The reassurances that CCM senior cadres gave President Samia Suluhu Hassan over her candidacy in 2025 during the just concluded party congress in Dodoma have only served to confirm the doubts that her candidacy in the next General Election is not guaranteed.
There have been rumours coming out of the rumour mill that factions within the ruling CCM were repositioning for the presidency in 2025.
And so senior figures within the party who spoke during the two-day congress felt that they need to reassure Samia of her candidacy.
Former President Jakaya Kikwete, former CCM secretary-general Yusuf Makamba and the party’s Vice Chairperson (Tanzania Mainland) Abdulrahman Kinana led the chorus assuring Samia not to worry about her chances of being CCM flag-bearer in 2025.
These are notable figures who have king-making roles in the CCM nomination process, pointing to the possibility that a serious fight is going on among different CCM factions ahead of 2025.
Perhaps no one spent as much time debunking these rumours and assuring Samia of her 2025 candidacy as Kikwete, who observed that Samia’s candidacy is guaranteed for there is no politician who is more popular than her within CCM.
“Honourable President, ignore these rumours claiming that there is this particular young man who will contest or that old man will contest,” Mr Kikwete told President Samia who doubles as CCM national chairperson. “It’s just nonsense.”
Mr Kikwete observed that he doesn’t see any CCM member offering himself or herself to challenge President Samia, outlining two factors why he thinks so: one, that is not CCM’s tradition and, two, no politician within the party is as popular as Samia.
But Kikwete outlined one condition that would force CCM members to challenge President Samia in 2025, opinionating that that would only happen if “things get much worse” between now and 2025, something he is certain “will never happen.”
It is obvious that ambitious politicians and kingmakers within CCM have had sights on 2025 well before President John Magufuli died.
When Samia took the oath of office on March 19, 2021, for instance, there were talks going around that hers was a one-term presidency.
She had to address the issue publicly soon after, saying that she was forced to re-read the Constitution just to be sure.
In fact, even her earlier cabinet reshuffles were a reaction to this kind of talk as she tried to edge out politically possible ‘pretenders to the throne.’
Moreover, the fall from grace of former Speaker of Parliament Job Ndugai in January 2022 after he criticised Samia for “celebrating foreign aid” was also understood to be in the context of 2025 as Samia herself alluded to.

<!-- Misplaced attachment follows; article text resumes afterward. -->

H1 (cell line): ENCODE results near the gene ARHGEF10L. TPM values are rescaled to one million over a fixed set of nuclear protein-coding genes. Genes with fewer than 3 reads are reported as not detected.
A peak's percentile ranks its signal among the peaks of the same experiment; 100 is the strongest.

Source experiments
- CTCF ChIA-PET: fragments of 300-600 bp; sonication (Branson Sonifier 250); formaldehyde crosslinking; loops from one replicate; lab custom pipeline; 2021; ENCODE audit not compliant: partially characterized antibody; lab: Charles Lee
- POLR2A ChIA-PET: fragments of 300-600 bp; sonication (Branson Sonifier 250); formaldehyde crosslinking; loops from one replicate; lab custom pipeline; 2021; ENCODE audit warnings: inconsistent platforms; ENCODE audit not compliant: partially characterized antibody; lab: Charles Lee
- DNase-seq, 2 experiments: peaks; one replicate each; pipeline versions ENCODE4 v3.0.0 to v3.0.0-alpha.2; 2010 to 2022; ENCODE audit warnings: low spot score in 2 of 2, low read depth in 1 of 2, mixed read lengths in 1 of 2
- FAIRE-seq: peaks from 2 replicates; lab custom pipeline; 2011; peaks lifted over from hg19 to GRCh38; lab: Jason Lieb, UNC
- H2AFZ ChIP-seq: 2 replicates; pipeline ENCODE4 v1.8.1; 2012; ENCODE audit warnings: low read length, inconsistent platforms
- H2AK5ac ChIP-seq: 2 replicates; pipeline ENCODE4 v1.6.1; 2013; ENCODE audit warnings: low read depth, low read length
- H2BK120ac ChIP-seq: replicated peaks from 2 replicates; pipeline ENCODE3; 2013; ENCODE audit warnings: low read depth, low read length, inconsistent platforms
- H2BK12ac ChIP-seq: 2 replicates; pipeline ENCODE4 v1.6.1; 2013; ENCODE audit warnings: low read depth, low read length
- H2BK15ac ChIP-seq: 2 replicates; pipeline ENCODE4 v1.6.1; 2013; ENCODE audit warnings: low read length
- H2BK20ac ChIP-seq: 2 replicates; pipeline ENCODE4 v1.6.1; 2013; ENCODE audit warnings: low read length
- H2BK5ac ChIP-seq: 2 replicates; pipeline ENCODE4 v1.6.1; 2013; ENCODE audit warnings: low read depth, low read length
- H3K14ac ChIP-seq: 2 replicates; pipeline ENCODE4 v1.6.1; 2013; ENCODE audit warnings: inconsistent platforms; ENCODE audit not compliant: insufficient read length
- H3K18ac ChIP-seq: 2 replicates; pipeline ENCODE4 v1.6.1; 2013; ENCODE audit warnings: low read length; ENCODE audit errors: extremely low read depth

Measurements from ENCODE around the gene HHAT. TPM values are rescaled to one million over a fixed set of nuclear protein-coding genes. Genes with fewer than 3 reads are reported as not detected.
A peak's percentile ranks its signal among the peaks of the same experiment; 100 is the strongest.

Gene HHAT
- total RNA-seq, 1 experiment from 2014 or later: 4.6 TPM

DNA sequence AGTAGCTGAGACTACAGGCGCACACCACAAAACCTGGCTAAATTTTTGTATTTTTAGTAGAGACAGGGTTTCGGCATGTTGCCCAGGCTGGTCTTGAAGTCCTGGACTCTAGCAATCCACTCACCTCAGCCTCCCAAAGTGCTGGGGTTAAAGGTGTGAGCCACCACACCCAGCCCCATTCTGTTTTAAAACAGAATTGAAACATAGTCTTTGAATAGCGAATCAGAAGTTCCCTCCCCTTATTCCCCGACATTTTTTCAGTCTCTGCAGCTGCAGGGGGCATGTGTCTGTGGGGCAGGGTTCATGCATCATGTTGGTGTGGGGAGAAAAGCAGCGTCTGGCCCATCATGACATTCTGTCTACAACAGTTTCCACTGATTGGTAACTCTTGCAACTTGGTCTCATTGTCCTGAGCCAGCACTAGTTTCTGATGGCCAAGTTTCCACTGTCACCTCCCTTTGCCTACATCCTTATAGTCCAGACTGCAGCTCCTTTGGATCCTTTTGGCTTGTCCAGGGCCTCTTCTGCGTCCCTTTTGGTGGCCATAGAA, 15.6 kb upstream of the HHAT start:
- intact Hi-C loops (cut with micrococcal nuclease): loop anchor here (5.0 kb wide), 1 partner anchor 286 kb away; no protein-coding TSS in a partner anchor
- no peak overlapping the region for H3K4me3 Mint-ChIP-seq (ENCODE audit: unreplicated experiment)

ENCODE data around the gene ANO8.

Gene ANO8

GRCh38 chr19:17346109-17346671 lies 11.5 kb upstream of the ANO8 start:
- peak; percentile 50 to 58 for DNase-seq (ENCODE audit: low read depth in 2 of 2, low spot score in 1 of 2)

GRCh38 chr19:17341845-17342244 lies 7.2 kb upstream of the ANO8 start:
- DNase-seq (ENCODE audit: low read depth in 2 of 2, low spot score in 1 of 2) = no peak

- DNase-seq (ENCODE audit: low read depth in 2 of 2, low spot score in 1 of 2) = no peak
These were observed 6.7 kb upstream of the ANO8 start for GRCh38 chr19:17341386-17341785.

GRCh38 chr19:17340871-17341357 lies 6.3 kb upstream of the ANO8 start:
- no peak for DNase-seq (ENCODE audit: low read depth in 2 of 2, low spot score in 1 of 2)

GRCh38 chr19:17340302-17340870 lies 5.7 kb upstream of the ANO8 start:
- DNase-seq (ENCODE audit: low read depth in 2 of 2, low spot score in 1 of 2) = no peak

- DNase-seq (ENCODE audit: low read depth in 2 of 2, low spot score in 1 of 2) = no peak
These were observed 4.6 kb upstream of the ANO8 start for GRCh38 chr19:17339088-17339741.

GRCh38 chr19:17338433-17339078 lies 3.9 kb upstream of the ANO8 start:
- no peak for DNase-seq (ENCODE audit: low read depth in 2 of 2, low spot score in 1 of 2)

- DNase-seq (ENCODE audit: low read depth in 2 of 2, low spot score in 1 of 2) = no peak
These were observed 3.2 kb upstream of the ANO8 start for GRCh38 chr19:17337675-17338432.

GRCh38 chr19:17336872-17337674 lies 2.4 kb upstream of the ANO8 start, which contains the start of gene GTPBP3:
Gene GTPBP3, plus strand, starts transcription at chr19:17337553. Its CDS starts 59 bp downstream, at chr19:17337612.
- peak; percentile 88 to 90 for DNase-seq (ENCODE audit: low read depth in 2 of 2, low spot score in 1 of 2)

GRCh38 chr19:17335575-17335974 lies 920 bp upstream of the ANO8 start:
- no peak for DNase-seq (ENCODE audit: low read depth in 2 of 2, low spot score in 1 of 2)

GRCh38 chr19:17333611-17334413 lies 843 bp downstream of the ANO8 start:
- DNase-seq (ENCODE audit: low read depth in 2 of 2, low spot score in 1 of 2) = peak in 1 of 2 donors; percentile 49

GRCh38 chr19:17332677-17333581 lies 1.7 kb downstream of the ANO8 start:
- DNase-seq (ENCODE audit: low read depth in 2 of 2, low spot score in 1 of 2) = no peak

The early anti-Samia rumours within CCM were thought to be emanating from the Magufuli camp’s bitter feelings of seeing the presidency ‘taken’ away from them.
After the camp was ‘neutralised,’ Samia became more and more comfortable with her presidential skin and her prospects.
But as politicking and underground ‘mobilization of resources’ by factions gained speed, some observers hinted that the focus was not 2025 but 2030. The 2025 ‘noises’ and repositioning could only be the launchpad for 2030.
But the atmosphere in the Dodoma congress strongly suggested that 2025 is the real deal.
Is Samia a liability to CCM?
The fact that 2025 seems to be an open front point to the possibility that various factions regard Samia’s candidacy as a liability in the next General Election.
Various factors seem to be behind Samia’s liability theory. They have nothing to do with Samia’s performance or non-performance on issues of economy and so forth.
The most notable factor is the prominence of the patriarchal system in the Tanzanian community. Some other factors that are fronted are non-essential and divisive in nature and are not worth mentioning here.
The gender issue is equally divisive, and frantic efforts must be made to dismantle the patriarchal system in Tanzania.
But it remains a fact that Tanzanian society and its politics remain deeply patriarchal. It could be that many CCM stalwarts think that the country is not yet ready to elect a woman as president.
Whether this is backed up by any scientific evidence – surveys and research – is difficult to tell. But Kikwete’s statement, “unless things get much worse” could point to people’s perception about electing a woman president.
In keeping its cards open about the 2025 candidacy, the underground CCM movements are projecting fierce competition from the opposition similar to that of 2015, which gave the oldest ruling party in Africa a run for its money.
Despite Magufuli’s anti-corruption credentials, CCM had a hard time convincing voters to vote for it.
The Sukumaland voting block is another headache for CCM. The region forms the largest voting block in Tanzania.
But while some ‘deranged’ politicians in the Sukumaland think the presidency was taken from them the region is also prone to the strongest patriarchal sentiments.
The heightened intra-CCM presidential activities towards 2025 will have the effect of keeping Samia in check in her quest for political reforms.
It is obvious that some within CCM are uncomfortable with Samia’s envisaged political and electoral reforms.Damas Kanyabwoya is a veteran journalist and a political analyst based in Dar es Salaam. He’s available at firstname.lastname@example.org or on Twitter at @DKanyabwoya. These are the writer’s own opinions and it does not necessarily reflect the viewpoint of The Chanzo Initiative. Want to publish in this space? Contact our editors at email@example.com for further inquiries.